Crypto: EU Moves Ahead With Disputed Smart Contract Kill-Switch

Paigambar Mohan Raj

The European Union’s legislative delegates have agreed on new regulations known as the Data Act. The development comes after the crypto and web3 community expressed concern that the rules on smart contracts would destroy the sector. Despite the concerns, the act has gone ahead with the controversial smart contract kill switch.

The regulations will control how Big Tech and other businesses exploit corporate and consumer data within Europe. The change is part of a more extensive revision to the data regulations that apply to internet-connected devices. Decentralized transactions, like those in the crypto space, controlled by immutable code are a concern for many. Thierry Breton, the commissioner for the EU’s internal market, confirmed the agreement.

What changes have been made regarding crypto?

The deal’s final legal document has not yet been made public. However, reports claim that the original ideas for smart contracts are now stricter. The changes aim to increase people’s control over their data.

According to lawmaker Damian Boeselage, “With the adjustments made to the text, we are no longer addressing smart contracts in general.” However, Boeselager added that the regulation applies “specifically to the execution of contractual clauses in the context of data sharing.”

Another source, however, claimed that the law’s final, accepted form continues to use the term “smart contracts.”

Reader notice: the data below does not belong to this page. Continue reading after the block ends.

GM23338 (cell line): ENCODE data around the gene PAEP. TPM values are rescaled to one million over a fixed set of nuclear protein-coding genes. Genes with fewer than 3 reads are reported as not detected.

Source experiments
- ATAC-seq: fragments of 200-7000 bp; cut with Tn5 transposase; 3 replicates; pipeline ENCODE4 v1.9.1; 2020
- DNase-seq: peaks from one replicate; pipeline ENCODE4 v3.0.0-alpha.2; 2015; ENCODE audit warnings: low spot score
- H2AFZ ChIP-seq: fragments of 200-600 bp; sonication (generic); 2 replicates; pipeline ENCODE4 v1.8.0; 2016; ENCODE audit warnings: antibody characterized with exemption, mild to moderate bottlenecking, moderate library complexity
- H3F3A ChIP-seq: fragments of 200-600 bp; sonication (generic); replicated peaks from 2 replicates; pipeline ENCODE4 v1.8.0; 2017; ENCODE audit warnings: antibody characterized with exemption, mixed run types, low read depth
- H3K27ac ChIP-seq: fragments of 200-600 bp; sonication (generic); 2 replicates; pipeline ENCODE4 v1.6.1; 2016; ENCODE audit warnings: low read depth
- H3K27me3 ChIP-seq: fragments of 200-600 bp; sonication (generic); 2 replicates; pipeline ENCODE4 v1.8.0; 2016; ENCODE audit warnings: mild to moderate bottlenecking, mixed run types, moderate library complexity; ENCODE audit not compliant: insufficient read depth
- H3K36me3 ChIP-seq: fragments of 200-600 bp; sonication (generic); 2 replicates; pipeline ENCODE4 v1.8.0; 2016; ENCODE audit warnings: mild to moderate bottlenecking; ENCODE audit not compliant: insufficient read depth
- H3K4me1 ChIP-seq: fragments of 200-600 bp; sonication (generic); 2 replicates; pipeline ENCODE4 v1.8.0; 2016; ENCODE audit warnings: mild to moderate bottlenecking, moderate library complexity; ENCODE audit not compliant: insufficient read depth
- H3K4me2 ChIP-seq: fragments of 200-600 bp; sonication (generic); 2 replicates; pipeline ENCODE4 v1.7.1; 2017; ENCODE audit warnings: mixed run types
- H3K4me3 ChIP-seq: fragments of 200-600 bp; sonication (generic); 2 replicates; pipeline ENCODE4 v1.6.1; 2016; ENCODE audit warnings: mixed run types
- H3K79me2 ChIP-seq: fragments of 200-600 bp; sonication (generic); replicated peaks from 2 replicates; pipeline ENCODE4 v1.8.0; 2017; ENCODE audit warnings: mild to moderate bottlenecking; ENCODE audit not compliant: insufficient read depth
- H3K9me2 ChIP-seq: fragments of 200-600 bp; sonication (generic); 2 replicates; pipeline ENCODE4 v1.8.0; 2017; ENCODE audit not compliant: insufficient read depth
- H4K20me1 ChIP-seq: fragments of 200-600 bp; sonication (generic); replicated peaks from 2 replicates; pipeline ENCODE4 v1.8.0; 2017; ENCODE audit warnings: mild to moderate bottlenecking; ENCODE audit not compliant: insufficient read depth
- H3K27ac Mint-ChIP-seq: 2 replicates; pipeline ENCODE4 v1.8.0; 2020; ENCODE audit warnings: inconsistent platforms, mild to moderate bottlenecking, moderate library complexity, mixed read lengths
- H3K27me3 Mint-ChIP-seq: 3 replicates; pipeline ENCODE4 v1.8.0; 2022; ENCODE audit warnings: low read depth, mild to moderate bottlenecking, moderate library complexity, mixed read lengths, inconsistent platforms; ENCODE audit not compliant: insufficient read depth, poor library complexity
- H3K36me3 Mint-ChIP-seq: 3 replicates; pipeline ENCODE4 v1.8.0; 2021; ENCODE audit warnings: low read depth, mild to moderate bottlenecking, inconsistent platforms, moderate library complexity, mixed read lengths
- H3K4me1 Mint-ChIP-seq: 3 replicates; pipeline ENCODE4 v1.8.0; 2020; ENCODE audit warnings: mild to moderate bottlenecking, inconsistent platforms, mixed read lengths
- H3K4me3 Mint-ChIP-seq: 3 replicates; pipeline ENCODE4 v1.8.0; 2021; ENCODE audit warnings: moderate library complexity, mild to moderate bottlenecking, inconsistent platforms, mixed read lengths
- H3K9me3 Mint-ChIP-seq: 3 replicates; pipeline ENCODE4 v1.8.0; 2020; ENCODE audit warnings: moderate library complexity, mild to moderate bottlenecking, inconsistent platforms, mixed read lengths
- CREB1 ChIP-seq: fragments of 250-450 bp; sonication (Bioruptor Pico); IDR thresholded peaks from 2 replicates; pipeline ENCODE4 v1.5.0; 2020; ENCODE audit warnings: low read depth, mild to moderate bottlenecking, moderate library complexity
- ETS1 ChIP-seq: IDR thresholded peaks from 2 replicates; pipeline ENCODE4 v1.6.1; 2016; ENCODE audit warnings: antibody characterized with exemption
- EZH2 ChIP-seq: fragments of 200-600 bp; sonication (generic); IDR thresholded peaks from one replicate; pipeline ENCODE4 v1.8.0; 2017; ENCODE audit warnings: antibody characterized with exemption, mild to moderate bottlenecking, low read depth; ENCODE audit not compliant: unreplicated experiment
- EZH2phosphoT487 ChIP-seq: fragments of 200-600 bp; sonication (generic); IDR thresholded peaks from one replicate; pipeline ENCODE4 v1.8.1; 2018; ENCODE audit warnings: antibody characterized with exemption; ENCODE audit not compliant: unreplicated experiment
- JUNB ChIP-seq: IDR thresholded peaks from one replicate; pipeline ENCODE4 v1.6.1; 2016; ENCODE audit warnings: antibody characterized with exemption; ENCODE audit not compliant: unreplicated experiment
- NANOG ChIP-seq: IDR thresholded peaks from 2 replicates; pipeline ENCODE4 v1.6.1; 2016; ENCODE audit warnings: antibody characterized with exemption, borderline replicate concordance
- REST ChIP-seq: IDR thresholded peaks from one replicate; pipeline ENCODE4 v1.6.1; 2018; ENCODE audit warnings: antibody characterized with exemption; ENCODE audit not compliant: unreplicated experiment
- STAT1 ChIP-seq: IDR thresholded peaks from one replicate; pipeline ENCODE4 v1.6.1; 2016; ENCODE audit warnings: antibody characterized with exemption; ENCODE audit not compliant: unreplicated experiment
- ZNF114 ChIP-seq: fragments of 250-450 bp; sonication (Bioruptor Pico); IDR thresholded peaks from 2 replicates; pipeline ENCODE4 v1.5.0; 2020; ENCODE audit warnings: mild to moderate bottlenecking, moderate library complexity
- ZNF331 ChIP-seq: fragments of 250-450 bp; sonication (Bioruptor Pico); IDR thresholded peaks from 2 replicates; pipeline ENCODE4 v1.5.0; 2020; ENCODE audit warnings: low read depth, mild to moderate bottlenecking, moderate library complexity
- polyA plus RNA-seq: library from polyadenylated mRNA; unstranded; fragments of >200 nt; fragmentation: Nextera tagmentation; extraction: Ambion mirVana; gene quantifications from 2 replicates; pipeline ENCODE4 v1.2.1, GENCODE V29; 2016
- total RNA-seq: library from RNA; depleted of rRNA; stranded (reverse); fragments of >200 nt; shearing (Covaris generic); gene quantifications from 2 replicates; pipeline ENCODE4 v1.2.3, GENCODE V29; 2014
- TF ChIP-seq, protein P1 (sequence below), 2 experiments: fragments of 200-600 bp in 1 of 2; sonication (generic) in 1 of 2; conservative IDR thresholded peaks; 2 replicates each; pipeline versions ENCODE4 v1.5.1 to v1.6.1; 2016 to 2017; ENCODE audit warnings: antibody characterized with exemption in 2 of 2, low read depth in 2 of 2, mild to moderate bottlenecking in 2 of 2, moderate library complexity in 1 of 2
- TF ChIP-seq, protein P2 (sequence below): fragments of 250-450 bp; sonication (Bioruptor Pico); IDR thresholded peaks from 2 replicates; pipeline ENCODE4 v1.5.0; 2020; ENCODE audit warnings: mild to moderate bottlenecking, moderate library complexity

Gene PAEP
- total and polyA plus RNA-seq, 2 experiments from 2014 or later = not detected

The commission dismissed concerns from the blockchain industry by asserting that the new regulation won’t invalidate already-existing smart contracts. Furthermore, it mentioned that in practice, the high-level requirements it provides shouldn’t pose a challenge for vendors.

However, it is unclear whether the final agreement would allay worries that the measures won’t be practical for open, permissionless blockchains, where there is no central actor to enforce regulatory restrictions.

The Data Act may contradict the recently adopted MiCA (Markets in Crypto Assets) rule, according to a recent open letter signed by various crypto groups. As per the regulations, crypto exchanges and wallet providers will receive licenses to operate across the EU. MiCA will go into effect in 2024.

However, the Data Act is not a law as of yet. The European Parliament and Council, which speak for the 27 nations that make up the union, must approve the wording reached by negotiators for the Data Act to become law.